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Labor unions betray actual progressive priniciples


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Labor unionism, according to the BLS, is far and away most concentrated in the state and municipal governmental sector, followed by public education and public utilities.  Maximum success of public sector unions requires maximum upward pressure on public sector budgets.  State and municipal public sector budgets need to balance on average (unlike the Federal budget, which does not need to balance on average because the United States is monetarily sovereign).  So where does the money come from to balance those non-federal public sector budgets?

 

It comes from taxes, rates and fees that are, relative to federal income taxes, regressive.  Exhibit A:  https://itep.org/whopays/

 

States and municipalities rely heavily on sales and excise taxes, for example, which have a disproportionate tax burden on the lowest income families.  Conservatives often call this "fair" because the rate is the same for everyone, but the economic consensus is that the progressivity or regressivity of a given tax is measured according to what proportion of income the tax consumes.  Conservatives don't like that angle, but that's just the way it is.  By any objective standard of measure, consumption and excise taxes that are so relied upon for funding state and municipal and other public sector budgets are regressive, at least relative to virtually any other example of taxation.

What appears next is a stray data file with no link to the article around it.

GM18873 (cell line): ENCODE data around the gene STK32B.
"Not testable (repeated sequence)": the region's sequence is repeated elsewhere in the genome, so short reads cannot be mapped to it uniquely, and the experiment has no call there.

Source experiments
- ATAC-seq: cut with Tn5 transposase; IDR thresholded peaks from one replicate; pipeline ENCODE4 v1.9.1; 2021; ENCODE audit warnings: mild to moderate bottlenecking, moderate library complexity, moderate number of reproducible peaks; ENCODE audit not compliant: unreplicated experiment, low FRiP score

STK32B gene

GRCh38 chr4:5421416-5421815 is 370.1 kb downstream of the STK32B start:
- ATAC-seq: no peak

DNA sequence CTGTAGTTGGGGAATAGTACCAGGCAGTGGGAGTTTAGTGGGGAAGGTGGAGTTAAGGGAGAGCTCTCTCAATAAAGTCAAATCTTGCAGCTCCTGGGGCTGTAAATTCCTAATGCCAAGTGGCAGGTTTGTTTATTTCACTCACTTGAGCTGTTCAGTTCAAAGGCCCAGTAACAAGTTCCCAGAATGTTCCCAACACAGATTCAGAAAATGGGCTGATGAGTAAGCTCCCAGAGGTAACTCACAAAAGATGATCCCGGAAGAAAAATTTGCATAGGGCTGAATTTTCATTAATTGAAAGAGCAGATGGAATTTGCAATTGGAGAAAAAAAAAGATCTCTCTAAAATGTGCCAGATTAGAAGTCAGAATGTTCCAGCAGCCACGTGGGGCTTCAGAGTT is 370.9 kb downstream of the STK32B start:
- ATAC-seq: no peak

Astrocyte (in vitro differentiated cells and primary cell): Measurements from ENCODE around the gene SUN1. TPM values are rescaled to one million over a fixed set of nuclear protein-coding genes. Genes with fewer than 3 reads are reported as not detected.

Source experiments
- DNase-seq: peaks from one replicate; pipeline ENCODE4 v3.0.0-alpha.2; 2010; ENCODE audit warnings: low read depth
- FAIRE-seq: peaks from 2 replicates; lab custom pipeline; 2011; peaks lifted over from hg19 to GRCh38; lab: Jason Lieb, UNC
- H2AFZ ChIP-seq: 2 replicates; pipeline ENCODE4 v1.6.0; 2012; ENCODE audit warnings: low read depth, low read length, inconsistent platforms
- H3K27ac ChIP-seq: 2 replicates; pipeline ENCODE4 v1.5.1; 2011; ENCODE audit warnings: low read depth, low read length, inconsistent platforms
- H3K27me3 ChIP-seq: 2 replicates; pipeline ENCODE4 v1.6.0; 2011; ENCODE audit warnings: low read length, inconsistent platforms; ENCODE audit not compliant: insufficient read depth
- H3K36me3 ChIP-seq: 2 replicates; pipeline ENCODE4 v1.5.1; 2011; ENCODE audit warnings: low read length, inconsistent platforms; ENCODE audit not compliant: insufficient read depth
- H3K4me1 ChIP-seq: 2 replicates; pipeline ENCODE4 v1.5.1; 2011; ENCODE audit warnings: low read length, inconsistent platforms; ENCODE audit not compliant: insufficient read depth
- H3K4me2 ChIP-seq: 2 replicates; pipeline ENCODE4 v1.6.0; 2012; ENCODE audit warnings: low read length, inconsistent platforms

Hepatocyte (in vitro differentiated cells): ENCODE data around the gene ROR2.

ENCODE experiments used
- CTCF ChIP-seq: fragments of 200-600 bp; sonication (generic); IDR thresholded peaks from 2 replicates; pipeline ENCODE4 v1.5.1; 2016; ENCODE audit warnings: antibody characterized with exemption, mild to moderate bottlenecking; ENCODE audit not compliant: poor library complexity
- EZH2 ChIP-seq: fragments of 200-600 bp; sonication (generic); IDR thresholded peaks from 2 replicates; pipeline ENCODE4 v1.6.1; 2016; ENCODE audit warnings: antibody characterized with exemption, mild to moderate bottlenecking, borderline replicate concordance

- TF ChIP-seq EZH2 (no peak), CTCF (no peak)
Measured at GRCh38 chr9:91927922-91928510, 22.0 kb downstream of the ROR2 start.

Labor unions routinely pivot away from this by invoking unrelated generic rhetoric about corporations and "the rich."  Anything that does not flatter unions seems to be always characterized as "an attack" that is bankrolled by "the rich and corporations and the Koch Brothers," for example.  This rhetoric is an attempt to create diversion away from the fact that unions' bread and butter is now the state and municipal public sector, which is funded disproportionately by taxes and rates that make it considerably harder on middle and lower income Americans.